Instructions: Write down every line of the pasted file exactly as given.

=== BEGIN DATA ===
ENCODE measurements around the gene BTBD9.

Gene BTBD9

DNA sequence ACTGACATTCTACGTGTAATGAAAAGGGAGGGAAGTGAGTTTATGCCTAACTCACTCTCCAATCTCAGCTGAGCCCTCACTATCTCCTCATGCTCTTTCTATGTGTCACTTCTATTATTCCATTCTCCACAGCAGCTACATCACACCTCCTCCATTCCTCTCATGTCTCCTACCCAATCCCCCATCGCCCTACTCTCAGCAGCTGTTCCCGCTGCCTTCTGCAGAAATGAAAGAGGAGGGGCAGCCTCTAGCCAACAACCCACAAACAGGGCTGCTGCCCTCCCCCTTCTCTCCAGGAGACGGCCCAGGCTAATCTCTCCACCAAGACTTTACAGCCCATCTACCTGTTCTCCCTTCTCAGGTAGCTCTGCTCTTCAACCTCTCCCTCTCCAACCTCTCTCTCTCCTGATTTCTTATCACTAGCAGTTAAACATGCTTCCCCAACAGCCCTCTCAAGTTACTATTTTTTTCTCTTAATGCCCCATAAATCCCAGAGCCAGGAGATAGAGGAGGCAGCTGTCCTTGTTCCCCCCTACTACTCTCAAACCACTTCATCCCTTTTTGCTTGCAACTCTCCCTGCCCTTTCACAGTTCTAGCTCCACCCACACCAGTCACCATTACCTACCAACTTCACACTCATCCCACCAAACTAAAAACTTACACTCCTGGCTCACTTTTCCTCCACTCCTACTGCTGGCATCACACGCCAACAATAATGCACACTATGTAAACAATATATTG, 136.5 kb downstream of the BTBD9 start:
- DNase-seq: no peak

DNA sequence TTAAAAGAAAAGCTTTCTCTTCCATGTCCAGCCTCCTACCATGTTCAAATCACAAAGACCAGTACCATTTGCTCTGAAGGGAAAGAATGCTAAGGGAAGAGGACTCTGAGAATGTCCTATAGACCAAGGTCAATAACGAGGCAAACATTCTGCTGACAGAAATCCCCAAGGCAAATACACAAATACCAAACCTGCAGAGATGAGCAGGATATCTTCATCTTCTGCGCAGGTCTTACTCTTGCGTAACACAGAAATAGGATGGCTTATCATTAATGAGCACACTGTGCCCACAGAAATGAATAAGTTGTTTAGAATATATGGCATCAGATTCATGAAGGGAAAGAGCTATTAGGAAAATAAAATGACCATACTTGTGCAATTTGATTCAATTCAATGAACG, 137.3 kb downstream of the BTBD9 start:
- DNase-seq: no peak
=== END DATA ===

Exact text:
ENCODE measurements around the gene BTBD9.

Gene BTBD9

DNA sequence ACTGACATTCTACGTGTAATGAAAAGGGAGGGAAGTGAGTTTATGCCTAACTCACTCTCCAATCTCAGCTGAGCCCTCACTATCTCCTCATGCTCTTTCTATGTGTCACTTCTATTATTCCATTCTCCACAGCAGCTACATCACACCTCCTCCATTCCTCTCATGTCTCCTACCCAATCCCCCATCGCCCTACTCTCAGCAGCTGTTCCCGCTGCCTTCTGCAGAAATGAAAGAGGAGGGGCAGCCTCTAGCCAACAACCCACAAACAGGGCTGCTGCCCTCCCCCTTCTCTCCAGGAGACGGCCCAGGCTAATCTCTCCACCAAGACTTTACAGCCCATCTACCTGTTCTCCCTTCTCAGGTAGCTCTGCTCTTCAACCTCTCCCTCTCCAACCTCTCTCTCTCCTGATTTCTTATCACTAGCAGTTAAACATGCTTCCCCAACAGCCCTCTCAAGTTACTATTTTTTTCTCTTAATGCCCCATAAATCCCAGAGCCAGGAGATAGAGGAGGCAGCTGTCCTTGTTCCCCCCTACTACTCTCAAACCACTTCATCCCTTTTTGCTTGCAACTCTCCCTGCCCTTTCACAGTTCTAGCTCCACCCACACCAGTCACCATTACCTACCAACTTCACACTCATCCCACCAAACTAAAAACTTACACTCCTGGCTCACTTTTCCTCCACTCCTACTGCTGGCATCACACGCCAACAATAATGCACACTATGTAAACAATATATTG, 136.5 kb downstream of the BTBD9 start:
- DNase-seq: no peak

DNA sequence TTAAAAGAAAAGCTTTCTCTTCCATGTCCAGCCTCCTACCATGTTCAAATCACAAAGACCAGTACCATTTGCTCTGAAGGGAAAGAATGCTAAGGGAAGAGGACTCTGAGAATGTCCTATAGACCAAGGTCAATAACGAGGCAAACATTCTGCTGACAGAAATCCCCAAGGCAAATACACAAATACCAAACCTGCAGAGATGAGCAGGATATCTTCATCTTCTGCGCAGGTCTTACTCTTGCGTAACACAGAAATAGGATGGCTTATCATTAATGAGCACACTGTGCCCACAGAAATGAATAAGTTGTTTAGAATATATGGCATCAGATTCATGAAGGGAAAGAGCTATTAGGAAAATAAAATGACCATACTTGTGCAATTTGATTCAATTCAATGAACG, 137.3 kb downstream of the BTBD9 start:
- DNase-seq: no peak